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07/02 2018 ISSUE:815

 

Expert tips for summer food safety
Source : https://www.ctvnews.ca/health/expert-tips-for-summer-food-safety-1.3996894
By ctvnews.ca (July 7, 2018)
If you're enjoying picnics and barbecues this summer, following food and safety advice, especially with high-risk foods such as mayonnaise, can help prevent any foodborne illnesses.
As the weather heats up many of us will be planning to make the most of the sun by dining al fresco at barbecues and picnics. However, eating outdoors also brings with it the risk of food poisoning if dishes are not prepared and stored correctly, with summer's high temperatures providing the perfect environment for bacteria to thrive. To help prevent foodborne illness ruining your event, here we round up some expert food safety advice for a safer summer.
Although people normally blame dishes such as potato salad for food poisoning, problems rarely arise from a food like mayonnaise alone according to Ben Chapman, a food safety researcher at North Carolina State University. For bacteria to become a problem there has to be combination of a food such as mayonnaise and other salad ingredients, plus poor hygiene and poor temperature control, which is when food isn't kept below 4 degrees C.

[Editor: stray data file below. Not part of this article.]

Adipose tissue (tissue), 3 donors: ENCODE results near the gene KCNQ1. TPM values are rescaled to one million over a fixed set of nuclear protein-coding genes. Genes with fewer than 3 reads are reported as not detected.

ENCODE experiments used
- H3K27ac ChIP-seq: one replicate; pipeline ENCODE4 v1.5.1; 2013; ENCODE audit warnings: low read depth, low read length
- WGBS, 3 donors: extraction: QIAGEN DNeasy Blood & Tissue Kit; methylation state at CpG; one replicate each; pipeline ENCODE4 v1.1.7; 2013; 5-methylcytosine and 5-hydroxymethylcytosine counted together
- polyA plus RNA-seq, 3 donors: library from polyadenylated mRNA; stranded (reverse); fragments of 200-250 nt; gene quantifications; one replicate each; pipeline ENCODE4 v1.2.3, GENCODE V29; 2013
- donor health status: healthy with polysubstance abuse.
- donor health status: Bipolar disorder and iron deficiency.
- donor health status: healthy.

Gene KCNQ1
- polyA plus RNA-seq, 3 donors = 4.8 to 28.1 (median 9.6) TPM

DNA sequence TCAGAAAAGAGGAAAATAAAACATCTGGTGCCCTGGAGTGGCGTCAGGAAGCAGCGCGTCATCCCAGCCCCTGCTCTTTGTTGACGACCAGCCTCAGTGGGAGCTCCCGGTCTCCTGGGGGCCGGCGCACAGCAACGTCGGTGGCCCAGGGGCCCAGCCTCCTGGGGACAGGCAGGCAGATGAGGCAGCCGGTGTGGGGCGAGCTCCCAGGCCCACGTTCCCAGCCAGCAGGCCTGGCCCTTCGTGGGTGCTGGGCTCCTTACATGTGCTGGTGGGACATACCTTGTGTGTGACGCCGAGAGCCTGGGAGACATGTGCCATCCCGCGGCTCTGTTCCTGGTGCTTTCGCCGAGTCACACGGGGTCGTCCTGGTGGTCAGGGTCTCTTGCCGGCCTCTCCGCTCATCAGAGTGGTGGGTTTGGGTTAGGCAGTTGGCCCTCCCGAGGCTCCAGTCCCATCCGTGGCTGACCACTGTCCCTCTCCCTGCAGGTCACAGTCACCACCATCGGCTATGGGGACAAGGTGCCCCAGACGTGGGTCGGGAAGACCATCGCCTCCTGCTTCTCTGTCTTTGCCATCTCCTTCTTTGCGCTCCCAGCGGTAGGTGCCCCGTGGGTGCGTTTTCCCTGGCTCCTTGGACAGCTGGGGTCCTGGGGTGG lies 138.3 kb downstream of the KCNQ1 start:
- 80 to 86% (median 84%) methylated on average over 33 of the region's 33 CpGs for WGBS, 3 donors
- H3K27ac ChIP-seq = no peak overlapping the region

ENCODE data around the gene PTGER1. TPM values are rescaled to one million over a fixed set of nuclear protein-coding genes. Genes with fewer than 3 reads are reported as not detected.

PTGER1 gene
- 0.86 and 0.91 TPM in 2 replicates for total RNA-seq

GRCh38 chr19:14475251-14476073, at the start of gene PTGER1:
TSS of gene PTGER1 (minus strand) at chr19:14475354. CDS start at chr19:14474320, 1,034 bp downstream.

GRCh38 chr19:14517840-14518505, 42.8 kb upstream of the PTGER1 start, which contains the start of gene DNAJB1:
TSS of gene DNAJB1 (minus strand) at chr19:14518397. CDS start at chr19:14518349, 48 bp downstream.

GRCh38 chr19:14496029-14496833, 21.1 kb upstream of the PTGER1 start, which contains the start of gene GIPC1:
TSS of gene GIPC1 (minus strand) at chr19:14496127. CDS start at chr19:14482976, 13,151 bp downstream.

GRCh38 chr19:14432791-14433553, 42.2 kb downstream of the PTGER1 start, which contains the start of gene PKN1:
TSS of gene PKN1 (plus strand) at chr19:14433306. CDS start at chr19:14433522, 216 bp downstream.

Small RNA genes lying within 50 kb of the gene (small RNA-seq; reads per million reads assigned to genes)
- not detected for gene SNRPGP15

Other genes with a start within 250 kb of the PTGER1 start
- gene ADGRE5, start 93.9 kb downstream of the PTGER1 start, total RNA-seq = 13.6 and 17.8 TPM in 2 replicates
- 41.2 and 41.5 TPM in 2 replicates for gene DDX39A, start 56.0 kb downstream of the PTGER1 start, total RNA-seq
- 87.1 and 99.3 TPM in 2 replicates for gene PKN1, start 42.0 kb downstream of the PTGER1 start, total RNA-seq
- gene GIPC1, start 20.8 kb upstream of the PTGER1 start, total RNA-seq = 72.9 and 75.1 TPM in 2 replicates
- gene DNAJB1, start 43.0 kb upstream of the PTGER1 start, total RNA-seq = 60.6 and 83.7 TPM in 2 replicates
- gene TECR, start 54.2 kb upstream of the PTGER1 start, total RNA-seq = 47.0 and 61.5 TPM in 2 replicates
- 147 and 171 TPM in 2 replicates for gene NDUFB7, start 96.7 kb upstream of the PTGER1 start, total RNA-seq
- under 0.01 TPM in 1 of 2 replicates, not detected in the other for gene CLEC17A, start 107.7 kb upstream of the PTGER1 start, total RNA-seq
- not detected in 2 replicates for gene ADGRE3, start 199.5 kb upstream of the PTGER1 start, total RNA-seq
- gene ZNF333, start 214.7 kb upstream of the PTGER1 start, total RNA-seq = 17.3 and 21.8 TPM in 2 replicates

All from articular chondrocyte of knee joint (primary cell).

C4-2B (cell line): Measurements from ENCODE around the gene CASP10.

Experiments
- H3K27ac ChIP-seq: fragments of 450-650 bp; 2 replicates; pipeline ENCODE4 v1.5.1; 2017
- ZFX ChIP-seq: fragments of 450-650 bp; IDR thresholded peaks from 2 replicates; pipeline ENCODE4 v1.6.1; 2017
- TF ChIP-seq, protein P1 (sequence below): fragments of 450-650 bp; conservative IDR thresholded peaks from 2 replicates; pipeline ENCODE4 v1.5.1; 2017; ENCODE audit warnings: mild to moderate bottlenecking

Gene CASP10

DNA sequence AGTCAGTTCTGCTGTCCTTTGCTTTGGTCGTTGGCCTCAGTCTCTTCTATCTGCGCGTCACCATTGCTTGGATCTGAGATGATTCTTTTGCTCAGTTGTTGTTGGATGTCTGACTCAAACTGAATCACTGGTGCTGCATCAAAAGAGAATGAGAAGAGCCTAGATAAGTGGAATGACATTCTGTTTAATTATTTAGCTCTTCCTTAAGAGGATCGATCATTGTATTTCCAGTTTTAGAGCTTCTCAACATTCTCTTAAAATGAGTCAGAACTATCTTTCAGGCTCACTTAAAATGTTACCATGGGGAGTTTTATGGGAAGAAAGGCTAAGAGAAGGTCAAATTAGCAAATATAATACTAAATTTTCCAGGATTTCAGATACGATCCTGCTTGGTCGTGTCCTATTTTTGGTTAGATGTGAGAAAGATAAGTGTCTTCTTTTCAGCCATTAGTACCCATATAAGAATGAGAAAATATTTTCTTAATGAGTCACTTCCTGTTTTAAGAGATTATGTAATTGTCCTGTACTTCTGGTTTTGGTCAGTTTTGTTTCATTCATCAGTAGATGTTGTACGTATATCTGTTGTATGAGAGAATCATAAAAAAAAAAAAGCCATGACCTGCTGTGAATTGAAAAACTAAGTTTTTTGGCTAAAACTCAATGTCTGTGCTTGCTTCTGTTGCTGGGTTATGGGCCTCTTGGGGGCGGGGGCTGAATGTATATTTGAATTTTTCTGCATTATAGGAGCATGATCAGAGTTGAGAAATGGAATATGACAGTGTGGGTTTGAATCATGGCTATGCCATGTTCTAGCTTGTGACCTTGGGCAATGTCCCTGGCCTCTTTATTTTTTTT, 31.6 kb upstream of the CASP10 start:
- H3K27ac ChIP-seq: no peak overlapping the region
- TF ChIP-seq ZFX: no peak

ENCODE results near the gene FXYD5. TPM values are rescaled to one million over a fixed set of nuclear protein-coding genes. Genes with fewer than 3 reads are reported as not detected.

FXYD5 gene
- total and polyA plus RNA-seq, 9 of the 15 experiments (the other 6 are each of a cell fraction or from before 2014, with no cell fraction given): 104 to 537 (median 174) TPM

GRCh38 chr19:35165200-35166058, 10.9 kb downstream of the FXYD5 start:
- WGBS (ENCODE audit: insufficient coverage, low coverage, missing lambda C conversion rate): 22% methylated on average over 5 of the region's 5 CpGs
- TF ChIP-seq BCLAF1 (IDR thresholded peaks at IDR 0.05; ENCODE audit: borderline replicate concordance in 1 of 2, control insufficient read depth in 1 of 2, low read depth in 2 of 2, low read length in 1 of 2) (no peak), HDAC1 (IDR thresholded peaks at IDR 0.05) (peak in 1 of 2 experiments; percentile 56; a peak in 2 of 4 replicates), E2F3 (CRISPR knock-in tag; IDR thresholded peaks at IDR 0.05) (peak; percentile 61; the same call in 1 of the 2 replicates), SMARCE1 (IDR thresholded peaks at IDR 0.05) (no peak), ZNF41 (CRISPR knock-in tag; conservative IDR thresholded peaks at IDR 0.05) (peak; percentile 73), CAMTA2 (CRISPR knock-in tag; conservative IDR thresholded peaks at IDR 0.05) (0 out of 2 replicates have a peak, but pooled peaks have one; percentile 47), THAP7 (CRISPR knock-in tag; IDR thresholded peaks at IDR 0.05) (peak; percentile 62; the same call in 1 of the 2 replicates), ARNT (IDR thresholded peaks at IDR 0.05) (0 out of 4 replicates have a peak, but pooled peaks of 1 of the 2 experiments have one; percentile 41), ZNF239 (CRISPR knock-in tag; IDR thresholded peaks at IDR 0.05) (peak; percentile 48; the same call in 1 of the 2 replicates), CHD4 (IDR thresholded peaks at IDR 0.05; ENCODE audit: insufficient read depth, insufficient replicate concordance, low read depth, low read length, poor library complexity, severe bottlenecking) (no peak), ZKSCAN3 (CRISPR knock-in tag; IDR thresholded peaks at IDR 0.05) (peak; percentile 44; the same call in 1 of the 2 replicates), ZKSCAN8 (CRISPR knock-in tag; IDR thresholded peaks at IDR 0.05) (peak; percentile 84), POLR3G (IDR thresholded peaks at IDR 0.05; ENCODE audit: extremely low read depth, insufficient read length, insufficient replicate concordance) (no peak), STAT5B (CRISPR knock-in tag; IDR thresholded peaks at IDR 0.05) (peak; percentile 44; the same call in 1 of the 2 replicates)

"For example, above 30 degree C, foodborne pathogens in potato salad increase tenfold in as quickly as an hour," Chapman says. "In ideal temperatures for bacteria, such as body temperature, bacterial populations can double in less than 20 minutes."
When it comes to meat, Dr. Ross Rodgers, an emergency medicine physician at Penn State Health Milton S. Hershey Medical Center, advises using a meat thermometer to ensure that it is cooked to the appropriate temperature to kill any viruses or bacteria, and to always serve it hot.
If in doubt use store-bought mayonnaise
A big reason that mayonnaise rarely causes foodborne illness nowadays is because most people buy their mayonnaise, rather than making it from scratch.